Ian Tanner, founder of Ecological Funding Group, at his backyard pond.
Story by Belle Butler
In response to the global biodiversity crisis, which has seen around 69% of wildlife populations decline in 50 years, Lawson resident Ian Tanner has established an Ecological Funding Group which is raising funds to provide focussed donations to the Environmental Defenders Office and The Nature Conservancy.
- Biodiversity is critical for sustaining life on the planet. The greater the diversity of our ecosystems, the greater our resilience.
- Contributing 1% of GDP could help reverse the biodiversity crisis.
- One main focus of the Ecological Funding Group is hosting tours into the bush in order to encourage people to become more deeply involved with the natural world.
There’s nothing quite like a near-death experience to jolt you into action (or to start a story!). Lawson resident Ian Tanner was having some late-night fried rice when a mouthful became lodged in his airway. He couldn’t breathe or utter a sound to wake anyone in the house. As he tried to stay calm, he found himself staring at the dirt on the floor:
“I remember thinking, this is the last thing I’m going to see, and how pointless is that. I’ll be remembered as someone who indulged and travelled a lot. I realised my whole life had been indulgences.” – Ian Tanner
This mid-choke thought evolved into a big-picture insight: “I could sort of see all of time as a block. Like an iron block that was bigger than you could ever imagine, and that was unconscious matter, the way most things are. But we are conscious, we’re alive, we live. And we live through each other, through the biosphere, through the biological processes that we have, eating, breathing and everything biological. It’s not about the buildings and the concrete, it’s about life and the beautiful forms that it takes.”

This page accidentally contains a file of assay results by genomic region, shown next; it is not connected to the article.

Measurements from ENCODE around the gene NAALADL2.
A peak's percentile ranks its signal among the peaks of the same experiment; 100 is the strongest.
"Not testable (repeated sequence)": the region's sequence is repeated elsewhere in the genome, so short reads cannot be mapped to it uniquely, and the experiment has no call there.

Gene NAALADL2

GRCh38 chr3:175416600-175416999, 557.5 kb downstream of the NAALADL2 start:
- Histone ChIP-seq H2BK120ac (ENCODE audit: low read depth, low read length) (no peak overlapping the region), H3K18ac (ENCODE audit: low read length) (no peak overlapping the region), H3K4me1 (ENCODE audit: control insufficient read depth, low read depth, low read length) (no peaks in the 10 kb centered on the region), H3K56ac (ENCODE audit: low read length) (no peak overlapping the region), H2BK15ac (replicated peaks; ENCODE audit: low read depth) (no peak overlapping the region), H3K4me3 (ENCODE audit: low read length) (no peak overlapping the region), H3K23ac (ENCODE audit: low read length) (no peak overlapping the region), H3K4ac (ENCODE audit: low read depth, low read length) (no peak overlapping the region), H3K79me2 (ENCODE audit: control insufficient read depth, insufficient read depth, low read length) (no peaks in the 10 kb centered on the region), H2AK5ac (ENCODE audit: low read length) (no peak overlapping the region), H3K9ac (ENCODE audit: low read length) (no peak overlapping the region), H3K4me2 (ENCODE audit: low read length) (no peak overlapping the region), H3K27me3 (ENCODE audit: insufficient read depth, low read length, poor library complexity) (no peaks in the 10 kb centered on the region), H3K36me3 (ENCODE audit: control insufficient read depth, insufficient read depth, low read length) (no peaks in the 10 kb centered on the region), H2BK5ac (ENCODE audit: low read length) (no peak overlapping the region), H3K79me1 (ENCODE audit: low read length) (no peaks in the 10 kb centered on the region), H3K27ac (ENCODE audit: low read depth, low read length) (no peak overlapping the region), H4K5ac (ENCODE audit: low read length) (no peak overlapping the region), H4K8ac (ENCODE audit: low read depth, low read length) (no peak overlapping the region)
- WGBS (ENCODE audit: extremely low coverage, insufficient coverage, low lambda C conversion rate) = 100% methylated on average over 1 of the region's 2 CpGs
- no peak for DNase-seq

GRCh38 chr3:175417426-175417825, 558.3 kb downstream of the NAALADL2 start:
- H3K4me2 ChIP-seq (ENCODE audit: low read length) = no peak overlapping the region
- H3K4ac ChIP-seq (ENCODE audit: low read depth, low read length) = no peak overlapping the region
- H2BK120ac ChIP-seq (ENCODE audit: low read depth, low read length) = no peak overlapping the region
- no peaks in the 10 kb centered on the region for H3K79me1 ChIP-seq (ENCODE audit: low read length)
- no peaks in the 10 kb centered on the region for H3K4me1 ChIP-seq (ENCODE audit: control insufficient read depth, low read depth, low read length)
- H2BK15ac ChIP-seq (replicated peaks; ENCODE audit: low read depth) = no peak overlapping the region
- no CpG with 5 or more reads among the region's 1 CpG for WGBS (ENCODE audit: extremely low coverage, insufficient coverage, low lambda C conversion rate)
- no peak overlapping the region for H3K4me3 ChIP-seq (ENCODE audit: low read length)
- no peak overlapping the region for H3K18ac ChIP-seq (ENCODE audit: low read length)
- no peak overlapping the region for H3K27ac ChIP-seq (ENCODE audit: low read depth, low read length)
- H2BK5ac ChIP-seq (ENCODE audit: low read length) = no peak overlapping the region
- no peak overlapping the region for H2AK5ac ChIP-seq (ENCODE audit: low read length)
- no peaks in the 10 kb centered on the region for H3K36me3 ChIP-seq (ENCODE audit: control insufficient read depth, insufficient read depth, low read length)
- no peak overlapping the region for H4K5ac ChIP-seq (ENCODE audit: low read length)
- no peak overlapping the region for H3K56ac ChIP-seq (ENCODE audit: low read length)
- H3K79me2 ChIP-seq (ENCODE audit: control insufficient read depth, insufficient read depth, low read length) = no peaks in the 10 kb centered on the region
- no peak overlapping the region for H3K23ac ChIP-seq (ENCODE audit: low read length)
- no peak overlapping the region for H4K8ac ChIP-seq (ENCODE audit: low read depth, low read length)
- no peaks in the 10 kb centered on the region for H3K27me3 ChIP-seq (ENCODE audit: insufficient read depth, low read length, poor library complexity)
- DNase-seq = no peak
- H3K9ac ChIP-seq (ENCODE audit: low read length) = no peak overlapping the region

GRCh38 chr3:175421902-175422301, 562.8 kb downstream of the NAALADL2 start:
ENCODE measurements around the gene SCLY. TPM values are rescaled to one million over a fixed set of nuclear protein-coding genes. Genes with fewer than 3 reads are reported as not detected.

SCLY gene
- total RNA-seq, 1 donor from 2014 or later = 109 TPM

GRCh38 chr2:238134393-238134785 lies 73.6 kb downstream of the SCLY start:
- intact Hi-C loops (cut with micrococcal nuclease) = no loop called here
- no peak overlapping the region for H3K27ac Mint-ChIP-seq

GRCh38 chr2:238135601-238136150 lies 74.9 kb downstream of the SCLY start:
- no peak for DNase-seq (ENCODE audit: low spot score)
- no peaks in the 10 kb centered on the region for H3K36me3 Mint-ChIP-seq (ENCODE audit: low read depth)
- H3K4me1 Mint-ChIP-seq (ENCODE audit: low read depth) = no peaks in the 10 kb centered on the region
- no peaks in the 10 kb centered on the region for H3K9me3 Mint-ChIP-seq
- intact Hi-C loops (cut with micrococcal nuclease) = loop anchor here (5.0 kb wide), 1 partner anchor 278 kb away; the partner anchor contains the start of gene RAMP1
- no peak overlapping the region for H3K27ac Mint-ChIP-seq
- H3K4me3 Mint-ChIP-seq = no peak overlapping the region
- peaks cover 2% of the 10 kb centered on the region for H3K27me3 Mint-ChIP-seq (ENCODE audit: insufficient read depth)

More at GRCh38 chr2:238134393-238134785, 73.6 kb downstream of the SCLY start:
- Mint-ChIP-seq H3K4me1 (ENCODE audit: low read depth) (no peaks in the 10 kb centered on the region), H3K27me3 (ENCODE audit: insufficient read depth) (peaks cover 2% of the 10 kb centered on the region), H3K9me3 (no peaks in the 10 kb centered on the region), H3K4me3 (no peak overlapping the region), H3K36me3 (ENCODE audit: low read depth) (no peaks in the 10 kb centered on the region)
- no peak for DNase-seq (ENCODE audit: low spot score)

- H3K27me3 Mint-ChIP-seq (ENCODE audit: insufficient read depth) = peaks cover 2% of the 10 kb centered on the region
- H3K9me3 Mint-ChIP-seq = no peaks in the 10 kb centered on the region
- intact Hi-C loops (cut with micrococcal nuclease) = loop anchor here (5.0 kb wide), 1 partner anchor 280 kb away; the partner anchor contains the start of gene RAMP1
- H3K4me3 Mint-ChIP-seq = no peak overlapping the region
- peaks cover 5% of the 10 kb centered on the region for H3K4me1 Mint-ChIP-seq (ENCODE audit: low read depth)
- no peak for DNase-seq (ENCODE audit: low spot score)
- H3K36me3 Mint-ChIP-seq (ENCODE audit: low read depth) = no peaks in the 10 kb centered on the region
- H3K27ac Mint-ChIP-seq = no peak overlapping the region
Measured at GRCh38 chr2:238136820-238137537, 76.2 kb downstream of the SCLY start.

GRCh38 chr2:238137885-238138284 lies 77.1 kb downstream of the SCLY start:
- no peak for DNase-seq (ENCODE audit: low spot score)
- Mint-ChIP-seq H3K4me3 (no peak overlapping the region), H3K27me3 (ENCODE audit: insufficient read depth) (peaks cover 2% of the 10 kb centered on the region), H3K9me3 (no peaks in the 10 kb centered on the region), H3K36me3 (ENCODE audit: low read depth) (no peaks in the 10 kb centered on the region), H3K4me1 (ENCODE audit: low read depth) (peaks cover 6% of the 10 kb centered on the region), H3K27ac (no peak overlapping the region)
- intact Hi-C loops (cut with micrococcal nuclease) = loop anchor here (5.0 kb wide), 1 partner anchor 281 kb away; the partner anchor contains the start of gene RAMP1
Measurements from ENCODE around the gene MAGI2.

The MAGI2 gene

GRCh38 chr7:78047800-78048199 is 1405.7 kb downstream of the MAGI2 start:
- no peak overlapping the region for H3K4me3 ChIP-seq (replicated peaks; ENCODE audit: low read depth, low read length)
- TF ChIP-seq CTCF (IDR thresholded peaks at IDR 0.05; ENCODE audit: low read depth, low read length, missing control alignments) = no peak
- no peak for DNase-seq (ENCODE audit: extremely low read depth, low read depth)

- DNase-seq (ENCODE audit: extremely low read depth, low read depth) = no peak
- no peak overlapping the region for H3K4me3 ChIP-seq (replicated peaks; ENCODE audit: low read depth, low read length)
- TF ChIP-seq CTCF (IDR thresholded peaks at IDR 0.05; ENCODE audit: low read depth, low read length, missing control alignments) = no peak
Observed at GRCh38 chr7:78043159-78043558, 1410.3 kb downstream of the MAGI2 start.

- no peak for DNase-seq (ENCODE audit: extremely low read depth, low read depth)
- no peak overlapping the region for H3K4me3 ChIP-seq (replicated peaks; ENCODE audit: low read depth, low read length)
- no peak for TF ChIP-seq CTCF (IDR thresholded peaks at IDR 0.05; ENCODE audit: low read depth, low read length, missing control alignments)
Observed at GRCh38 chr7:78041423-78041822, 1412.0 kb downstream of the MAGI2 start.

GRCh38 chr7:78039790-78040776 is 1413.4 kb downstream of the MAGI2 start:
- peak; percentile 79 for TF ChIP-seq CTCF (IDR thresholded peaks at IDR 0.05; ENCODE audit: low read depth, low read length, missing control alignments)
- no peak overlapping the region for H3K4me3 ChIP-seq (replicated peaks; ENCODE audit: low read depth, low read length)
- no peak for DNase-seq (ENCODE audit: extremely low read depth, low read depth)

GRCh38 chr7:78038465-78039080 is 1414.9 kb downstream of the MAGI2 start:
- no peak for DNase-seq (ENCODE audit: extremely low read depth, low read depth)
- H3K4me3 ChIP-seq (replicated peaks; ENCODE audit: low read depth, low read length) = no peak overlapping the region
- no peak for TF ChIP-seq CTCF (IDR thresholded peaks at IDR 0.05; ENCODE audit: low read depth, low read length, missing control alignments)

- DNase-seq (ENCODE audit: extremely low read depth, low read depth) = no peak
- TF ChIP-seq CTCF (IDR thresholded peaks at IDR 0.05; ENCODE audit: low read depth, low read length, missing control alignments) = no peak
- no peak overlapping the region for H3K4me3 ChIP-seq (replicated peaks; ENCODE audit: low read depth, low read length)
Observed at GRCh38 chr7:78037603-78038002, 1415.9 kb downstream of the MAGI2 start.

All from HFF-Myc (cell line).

Ian was eventually able to dislodge the food, but the incident left a lasting impression. He felt an acute need to act in the best interests of the planet. Ian changed his lifestyle, personally donating to wildlife conservation and land conservancy groups, investing in solar panels and an EV (the resultant savings of which he also donates), and repurposing the flat ‘football pitch’ of his backyard by turning it into a Farm It Forward food growing plot. Thinking bigger, in 2019 he created the Ecological Funding Group, which raises money to donate to professional action groups working to stop biodiversity loss and to repair ecology.
Ian’s family has a Farm It Forward growing plot in their backyard.
Biodiversity is critical
Biodiversity is critical for sustaining life on the planet. Among many other benefits, diverse ecosystems provide sustenance, shelter, medicine and other resources; they regulate climate, control disease, support nutrient cycles and pollination; and they provide places for respite and recreation. It is estimated that about half of Australia’s economy relies on these systems. The greater the diversity of our ecosystems, the greater our resilience.
Over the last 50 years there has been about a 69% decline in wildlife populations. When we lose one part of the system, we weaken the system itself. Most biodiversity loss has been a result of human activity, while human-induced climate change is predicted to become the biggest threat to biodiversity in the coming decades. In a chicken and egg kind of scenario, maintaining and restoring biodiversity will help slow and mitigate the effects of climate change.